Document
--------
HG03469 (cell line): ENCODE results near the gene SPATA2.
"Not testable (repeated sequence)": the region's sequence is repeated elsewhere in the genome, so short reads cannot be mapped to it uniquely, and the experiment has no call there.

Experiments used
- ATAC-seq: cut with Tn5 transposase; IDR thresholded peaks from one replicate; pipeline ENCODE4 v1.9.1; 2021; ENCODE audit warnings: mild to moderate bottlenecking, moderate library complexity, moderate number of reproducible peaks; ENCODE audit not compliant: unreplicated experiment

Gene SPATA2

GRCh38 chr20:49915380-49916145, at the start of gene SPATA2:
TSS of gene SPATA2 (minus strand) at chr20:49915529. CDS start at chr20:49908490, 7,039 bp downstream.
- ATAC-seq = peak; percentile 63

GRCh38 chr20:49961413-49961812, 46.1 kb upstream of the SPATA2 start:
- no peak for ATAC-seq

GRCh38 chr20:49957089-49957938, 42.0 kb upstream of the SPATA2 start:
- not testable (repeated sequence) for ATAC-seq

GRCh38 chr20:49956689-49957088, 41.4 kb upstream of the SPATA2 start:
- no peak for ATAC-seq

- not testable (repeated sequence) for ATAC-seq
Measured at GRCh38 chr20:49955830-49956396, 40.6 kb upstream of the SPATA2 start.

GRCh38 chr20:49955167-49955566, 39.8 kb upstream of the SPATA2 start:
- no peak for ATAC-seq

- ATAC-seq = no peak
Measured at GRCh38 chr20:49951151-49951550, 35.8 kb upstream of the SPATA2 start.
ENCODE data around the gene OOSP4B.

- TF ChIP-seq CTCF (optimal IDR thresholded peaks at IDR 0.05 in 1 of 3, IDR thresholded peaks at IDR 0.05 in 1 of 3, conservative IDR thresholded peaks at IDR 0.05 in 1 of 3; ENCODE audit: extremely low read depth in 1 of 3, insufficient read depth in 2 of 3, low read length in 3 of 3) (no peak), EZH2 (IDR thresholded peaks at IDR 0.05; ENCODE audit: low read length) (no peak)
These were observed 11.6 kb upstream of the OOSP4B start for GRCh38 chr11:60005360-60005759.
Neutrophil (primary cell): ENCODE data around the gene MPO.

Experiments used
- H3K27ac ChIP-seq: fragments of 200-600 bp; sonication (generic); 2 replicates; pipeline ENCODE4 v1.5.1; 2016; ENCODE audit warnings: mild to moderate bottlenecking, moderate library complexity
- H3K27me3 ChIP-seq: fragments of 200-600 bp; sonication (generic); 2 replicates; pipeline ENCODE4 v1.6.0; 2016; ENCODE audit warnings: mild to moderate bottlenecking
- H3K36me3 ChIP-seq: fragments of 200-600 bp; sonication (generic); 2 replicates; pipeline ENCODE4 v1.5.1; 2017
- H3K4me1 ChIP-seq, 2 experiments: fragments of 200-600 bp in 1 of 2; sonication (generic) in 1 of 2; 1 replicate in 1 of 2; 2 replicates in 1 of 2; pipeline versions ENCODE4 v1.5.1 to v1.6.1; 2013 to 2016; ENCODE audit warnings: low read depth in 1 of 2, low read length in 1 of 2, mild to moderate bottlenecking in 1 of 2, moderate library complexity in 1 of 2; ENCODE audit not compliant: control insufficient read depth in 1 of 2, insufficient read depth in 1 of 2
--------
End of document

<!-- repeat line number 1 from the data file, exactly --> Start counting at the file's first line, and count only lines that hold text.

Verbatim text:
HG03469 (cell line): ENCODE results near the gene SPATA2.